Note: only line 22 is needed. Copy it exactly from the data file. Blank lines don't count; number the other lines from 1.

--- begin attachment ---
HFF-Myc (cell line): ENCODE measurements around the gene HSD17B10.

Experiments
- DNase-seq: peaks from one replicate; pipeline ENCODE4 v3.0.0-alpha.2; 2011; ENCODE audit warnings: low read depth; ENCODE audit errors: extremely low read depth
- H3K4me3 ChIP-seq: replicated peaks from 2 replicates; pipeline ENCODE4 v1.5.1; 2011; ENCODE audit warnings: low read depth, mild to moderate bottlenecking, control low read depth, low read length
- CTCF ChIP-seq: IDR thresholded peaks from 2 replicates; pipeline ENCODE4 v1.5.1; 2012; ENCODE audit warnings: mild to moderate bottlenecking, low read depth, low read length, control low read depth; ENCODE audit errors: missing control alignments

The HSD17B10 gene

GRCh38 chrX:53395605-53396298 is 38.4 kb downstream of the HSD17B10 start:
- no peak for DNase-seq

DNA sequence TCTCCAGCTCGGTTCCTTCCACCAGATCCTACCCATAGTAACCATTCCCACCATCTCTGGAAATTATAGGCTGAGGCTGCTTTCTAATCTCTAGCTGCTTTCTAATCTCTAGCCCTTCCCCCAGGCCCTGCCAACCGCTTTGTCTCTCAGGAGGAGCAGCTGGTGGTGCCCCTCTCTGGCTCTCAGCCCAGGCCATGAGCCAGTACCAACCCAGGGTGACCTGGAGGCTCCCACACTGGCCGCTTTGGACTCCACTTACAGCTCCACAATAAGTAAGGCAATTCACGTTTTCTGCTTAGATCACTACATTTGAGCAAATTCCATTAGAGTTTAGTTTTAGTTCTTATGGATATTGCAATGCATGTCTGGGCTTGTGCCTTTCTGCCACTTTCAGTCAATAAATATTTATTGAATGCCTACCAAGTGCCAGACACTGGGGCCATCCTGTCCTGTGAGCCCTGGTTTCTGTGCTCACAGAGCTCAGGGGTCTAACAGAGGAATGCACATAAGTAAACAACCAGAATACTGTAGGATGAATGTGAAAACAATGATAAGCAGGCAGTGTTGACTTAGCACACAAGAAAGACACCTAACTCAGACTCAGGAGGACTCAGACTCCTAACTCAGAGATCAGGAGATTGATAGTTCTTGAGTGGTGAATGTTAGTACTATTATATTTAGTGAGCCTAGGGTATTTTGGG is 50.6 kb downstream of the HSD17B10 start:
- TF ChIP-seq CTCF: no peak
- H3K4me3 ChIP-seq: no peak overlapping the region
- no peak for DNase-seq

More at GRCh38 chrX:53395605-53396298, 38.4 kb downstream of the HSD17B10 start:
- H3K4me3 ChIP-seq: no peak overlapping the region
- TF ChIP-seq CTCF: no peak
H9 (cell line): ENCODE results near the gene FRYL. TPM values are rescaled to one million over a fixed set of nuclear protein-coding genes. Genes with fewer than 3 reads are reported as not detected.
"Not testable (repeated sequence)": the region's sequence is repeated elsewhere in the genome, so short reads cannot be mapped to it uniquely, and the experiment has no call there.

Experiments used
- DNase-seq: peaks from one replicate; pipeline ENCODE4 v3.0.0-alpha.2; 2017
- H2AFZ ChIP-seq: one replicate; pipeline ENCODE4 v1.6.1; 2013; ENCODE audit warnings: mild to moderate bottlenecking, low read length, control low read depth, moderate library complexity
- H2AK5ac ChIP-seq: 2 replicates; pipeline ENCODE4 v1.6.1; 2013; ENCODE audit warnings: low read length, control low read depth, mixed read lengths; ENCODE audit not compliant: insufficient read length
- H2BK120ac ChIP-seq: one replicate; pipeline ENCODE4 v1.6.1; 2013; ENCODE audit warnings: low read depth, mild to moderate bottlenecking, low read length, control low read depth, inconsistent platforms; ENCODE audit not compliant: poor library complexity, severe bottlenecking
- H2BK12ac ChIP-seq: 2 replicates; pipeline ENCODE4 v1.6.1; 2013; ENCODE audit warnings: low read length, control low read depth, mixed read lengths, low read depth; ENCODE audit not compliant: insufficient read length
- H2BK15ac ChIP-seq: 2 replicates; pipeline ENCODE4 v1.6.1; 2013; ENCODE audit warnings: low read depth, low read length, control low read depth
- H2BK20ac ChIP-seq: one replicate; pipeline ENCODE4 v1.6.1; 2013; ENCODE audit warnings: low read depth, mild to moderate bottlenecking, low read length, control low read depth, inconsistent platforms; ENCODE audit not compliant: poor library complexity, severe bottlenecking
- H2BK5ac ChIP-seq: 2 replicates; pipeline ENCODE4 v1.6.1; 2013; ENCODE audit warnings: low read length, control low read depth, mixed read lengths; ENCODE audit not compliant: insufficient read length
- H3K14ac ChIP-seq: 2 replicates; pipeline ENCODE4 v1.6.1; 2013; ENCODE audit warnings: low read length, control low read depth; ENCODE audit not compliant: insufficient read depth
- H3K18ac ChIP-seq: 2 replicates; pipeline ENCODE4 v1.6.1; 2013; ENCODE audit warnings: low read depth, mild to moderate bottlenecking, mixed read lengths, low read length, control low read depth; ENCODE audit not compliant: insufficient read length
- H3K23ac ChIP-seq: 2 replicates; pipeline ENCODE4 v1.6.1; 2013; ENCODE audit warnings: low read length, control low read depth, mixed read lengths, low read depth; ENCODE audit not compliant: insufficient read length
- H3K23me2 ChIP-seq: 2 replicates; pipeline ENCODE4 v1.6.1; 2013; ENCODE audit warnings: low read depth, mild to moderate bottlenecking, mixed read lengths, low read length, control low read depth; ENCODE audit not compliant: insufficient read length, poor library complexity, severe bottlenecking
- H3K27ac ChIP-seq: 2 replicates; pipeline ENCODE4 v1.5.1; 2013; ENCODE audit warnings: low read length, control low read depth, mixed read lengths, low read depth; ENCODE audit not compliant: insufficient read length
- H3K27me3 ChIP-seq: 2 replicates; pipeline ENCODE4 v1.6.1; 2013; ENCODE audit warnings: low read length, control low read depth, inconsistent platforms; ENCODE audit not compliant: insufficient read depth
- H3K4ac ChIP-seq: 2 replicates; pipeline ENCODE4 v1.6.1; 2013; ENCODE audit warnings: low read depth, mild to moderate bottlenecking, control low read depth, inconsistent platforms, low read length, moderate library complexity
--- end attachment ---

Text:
- H2BK120ac ChIP-seq: one replicate; pipeline ENCODE4 v1.6.1; 2013; ENCODE audit warnings: low read depth, mild to moderate bottlenecking, low read length, control low read depth, inconsistent platforms; ENCODE audit not compliant: poor library complexity, severe bottlenecking